The US Food and Drug Administration (FDA) has issued a clinical hold letter for Magenta Therapeutics’ investigational new drug application to conduct a Phase I/II clinical trial of MGTA-117.
Magenta filed the IND last month. The trial for the treatment of acute myeloid leukaemia (AML) and myelodysplastic syndrome (MDS) is yet to commence.
The FDA asked the company to develop a bioassay for use with the pharmacokinetic/pharmacodynamic model to help make decisions on dose escalation, apart from safety assessments.
Magenta noted that the bioassay was the single clinical hold factor provided by the FDA and is not associated with MGTA-117’s toxicology or production.
The company has already begun bioassay development and will collaborate with the FDA on the application of the product for dose escalation.
Magenta Therapeutics president and CEO Jason Gardner said: “We are actively developing the bioassay requested by the FDA and do not expect significant technical challenges in its completion.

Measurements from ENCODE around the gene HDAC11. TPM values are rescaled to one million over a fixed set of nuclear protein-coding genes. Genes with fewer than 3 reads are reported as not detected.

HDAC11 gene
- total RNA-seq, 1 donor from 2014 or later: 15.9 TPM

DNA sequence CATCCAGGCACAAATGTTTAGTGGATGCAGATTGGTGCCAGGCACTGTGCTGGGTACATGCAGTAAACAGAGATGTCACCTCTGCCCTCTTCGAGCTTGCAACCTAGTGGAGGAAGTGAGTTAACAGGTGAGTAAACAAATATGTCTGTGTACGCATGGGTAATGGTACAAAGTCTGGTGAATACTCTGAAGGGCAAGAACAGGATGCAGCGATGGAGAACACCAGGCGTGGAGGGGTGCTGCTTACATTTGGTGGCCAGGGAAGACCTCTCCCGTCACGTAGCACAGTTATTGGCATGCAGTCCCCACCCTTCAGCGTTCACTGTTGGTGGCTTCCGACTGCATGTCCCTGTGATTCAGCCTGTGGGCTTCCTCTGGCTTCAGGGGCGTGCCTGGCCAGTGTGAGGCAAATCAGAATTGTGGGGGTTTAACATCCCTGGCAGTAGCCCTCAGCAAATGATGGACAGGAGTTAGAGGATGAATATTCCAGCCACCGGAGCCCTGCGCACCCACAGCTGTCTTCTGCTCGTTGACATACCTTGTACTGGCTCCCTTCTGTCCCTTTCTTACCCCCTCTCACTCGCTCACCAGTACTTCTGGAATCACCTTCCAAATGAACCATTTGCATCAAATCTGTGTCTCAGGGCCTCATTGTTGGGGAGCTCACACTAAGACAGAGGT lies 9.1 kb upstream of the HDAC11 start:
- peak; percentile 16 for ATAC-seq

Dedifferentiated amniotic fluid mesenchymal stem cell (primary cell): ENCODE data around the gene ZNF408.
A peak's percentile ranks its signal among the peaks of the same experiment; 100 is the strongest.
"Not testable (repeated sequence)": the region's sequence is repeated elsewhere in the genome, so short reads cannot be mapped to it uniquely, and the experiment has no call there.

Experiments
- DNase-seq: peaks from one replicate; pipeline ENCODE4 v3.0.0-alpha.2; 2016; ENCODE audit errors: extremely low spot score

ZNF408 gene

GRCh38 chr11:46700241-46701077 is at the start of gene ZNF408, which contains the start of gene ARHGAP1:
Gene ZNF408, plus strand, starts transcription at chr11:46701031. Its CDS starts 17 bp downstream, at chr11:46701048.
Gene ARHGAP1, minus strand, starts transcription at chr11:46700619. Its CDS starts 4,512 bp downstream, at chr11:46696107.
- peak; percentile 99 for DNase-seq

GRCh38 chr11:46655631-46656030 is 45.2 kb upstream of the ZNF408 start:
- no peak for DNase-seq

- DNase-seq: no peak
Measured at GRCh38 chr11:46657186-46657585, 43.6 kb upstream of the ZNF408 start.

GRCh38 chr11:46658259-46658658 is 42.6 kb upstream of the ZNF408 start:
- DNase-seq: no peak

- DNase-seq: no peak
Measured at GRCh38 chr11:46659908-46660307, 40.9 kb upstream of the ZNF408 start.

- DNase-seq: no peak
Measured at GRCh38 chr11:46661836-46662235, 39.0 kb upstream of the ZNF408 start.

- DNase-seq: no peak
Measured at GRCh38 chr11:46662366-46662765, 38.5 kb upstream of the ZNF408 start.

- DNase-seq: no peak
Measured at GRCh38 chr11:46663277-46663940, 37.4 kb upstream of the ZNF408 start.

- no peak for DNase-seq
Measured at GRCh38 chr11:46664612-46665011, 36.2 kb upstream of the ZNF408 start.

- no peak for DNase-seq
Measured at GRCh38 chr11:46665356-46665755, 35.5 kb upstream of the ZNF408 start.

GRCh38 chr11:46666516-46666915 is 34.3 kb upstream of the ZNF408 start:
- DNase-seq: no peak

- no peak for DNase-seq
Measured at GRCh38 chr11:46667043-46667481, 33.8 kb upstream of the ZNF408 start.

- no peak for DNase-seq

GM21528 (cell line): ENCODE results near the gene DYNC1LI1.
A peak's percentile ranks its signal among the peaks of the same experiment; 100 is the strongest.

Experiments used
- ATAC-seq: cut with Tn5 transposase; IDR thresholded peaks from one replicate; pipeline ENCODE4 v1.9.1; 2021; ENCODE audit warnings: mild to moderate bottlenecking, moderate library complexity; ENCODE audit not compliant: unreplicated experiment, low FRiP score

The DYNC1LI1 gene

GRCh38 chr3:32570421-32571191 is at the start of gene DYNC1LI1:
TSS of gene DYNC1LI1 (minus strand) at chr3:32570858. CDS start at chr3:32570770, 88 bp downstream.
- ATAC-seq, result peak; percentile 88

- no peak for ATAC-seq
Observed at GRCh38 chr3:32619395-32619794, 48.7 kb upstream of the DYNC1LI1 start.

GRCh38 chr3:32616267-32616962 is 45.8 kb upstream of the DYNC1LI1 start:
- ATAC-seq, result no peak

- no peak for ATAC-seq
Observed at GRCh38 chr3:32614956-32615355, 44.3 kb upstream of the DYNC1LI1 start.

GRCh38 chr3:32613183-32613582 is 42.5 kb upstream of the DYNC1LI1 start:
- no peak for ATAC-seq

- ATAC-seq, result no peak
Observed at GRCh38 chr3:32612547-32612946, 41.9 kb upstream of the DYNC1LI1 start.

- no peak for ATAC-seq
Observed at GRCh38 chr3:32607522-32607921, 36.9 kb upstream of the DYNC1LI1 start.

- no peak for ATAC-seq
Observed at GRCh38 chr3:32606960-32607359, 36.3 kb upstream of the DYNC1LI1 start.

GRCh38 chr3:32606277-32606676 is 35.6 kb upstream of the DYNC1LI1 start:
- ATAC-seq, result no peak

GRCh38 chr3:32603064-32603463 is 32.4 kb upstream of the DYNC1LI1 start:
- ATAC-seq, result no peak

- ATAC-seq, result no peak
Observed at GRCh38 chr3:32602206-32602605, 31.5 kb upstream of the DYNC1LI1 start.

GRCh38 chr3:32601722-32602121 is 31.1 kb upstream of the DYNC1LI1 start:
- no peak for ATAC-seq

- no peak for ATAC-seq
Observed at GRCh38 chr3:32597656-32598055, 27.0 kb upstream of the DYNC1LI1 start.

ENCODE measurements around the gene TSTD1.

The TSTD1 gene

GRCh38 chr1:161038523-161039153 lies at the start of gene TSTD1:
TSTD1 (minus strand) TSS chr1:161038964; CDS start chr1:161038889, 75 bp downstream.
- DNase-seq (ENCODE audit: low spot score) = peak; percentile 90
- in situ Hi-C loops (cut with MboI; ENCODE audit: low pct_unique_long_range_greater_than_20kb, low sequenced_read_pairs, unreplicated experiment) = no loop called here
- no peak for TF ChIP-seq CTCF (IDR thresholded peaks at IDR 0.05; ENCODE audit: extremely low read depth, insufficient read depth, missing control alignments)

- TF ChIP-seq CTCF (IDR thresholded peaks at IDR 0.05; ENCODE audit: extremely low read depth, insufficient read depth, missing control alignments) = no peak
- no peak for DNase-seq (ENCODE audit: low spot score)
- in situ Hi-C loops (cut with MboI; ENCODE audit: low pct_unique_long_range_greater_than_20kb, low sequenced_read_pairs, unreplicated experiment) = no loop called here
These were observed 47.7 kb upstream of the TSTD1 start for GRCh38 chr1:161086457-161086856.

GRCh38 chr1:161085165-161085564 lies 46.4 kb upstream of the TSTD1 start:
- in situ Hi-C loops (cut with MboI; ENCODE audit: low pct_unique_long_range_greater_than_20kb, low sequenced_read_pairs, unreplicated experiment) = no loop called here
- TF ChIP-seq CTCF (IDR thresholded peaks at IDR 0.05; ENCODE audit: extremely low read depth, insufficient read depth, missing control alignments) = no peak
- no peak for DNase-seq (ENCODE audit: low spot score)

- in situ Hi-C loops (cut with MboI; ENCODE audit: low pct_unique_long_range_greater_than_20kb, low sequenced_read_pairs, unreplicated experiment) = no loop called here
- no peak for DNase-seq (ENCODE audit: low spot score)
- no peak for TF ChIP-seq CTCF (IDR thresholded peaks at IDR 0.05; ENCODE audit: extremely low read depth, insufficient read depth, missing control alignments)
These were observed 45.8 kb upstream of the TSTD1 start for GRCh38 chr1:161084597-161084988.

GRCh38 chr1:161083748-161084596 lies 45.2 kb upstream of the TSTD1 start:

“We expect to request a ‘Type A’ meeting in the coming weeks and, if successful in resolving this remaining issue, we would anticipate opening the study in Q4 2021.”
MGTA-117 is an antibody-drug conjugate developed to specifically reduce hematopoietic stem cells (HSCs) before the transplant or HSC-based gene therapy.
It acts on the CD117 receptor found on the cell surface of HSCs and leukaemia cells, indicating potential use in treating several diseases such as blood cancers and inherited metabolic disorders.
The Phase I/II trial is designed to assess the safety, pharmacokinetics and pharmacodynamics of MGTA-117 as a monotherapy in patients with relapsed/refractory AML and MDS.
Following adequate results in this patient population, Magenta intends to change the trial to transplant-eligible patients.
In addition, the company plans to develop MGTA-117 as a targeted conditioning agent for genetic disease patients before the use of ex vivo gene treatments.
Magenta reported in May this year that Phase II trial of its MGTA-145 in combination with plerixafor in multiple myeloma patients met the primary endpoint.